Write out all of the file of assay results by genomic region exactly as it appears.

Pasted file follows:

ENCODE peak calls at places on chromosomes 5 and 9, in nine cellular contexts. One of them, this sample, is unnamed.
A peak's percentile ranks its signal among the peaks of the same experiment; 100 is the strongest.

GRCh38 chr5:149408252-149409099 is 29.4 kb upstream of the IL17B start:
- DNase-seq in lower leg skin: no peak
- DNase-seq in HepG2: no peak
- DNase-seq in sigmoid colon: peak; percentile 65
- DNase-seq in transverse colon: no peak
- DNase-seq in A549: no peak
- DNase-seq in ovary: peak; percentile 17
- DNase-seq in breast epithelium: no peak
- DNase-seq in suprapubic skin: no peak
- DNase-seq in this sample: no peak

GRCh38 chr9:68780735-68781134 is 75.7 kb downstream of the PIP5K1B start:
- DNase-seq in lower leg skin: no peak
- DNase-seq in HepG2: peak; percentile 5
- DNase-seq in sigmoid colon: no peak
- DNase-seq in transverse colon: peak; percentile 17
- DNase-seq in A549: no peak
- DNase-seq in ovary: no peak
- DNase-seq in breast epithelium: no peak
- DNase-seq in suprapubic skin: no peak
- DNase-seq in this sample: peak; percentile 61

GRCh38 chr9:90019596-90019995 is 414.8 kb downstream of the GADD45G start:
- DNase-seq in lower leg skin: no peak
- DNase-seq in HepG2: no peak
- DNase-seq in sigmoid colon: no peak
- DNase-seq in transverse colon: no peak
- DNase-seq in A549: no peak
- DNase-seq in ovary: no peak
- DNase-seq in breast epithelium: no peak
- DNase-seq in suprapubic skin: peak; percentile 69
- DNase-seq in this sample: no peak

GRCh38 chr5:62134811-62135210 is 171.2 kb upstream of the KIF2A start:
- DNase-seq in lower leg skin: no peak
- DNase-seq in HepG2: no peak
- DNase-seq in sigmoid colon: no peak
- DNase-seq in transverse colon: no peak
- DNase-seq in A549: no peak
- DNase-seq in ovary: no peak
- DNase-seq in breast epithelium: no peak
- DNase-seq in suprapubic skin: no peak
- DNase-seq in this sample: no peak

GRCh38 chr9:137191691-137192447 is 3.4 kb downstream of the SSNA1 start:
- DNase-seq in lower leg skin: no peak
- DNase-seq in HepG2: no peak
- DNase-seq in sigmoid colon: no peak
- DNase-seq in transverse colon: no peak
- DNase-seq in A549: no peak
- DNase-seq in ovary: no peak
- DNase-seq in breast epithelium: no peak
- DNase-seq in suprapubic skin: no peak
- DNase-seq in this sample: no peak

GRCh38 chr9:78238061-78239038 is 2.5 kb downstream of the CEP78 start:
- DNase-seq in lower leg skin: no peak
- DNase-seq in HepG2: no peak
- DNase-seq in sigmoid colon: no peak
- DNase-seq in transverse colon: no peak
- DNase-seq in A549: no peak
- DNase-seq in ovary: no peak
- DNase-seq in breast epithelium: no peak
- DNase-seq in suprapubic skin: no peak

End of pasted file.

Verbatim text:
ENCODE peak calls at places on chromosomes 5 and 9, in nine cellular contexts. One of them, this sample, is unnamed.
A peak's percentile ranks its signal among the peaks of the same experiment; 100 is the strongest.

GRCh38 chr5:149408252-149409099 is 29.4 kb upstream of the IL17B start:
- DNase-seq in lower leg skin: no peak
- DNase-seq in HepG2: no peak
- DNase-seq in sigmoid colon: peak; percentile 65
- DNase-seq in transverse colon: no peak
- DNase-seq in A549: no peak
- DNase-seq in ovary: peak; percentile 17
- DNase-seq in breast epithelium: no peak
- DNase-seq in suprapubic skin: no peak
- DNase-seq in this sample: no peak

GRCh38 chr9:68780735-68781134 is 75.7 kb downstream of the PIP5K1B start:
- DNase-seq in lower leg skin: no peak
- DNase-seq in HepG2: peak; percentile 5
- DNase-seq in sigmoid colon: no peak
- DNase-seq in transverse colon: peak; percentile 17
- DNase-seq in A549: no peak
- DNase-seq in ovary: no peak
- DNase-seq in breast epithelium: no peak
- DNase-seq in suprapubic skin: no peak
- DNase-seq in this sample: peak; percentile 61

GRCh38 chr9:90019596-90019995 is 414.8 kb downstream of the GADD45G start:
- DNase-seq in lower leg skin: no peak
- DNase-seq in HepG2: no peak
- DNase-seq in sigmoid colon: no peak
- DNase-seq in transverse colon: no peak
- DNase-seq in A549: no peak
- DNase-seq in ovary: no peak
- DNase-seq in breast epithelium: no peak
- DNase-seq in suprapubic skin: peak; percentile 69
- DNase-seq in this sample: no peak

GRCh38 chr5:62134811-62135210 is 171.2 kb upstream of the KIF2A start:
- DNase-seq in lower leg skin: no peak
- DNase-seq in HepG2: no peak
- DNase-seq in sigmoid colon: no peak
- DNase-seq in transverse colon: no peak
- DNase-seq in A549: no peak
- DNase-seq in ovary: no peak
- DNase-seq in breast epithelium: no peak
- DNase-seq in suprapubic skin: no peak
- DNase-seq in this sample: no peak

GRCh38 chr9:137191691-137192447 is 3.4 kb downstream of the SSNA1 start:
- DNase-seq in lower leg skin: no peak
- DNase-seq in HepG2: no peak
- DNase-seq in sigmoid colon: no peak
- DNase-seq in transverse colon: no peak
- DNase-seq in A549: no peak
- DNase-seq in ovary: no peak
- DNase-seq in breast epithelium: no peak
- DNase-seq in suprapubic skin: no peak
- DNase-seq in this sample: no peak

GRCh38 chr9:78238061-78239038 is 2.5 kb downstream of the CEP78 start:
- DNase-seq in lower leg skin: no peak
- DNase-seq in HepG2: no peak
- DNase-seq in sigmoid colon: no peak
- DNase-seq in transverse colon: no peak
- DNase-seq in A549: no peak
- DNase-seq in ovary: no peak
- DNase-seq in breast epithelium: no peak
- DNase-seq in suprapubic skin: no peak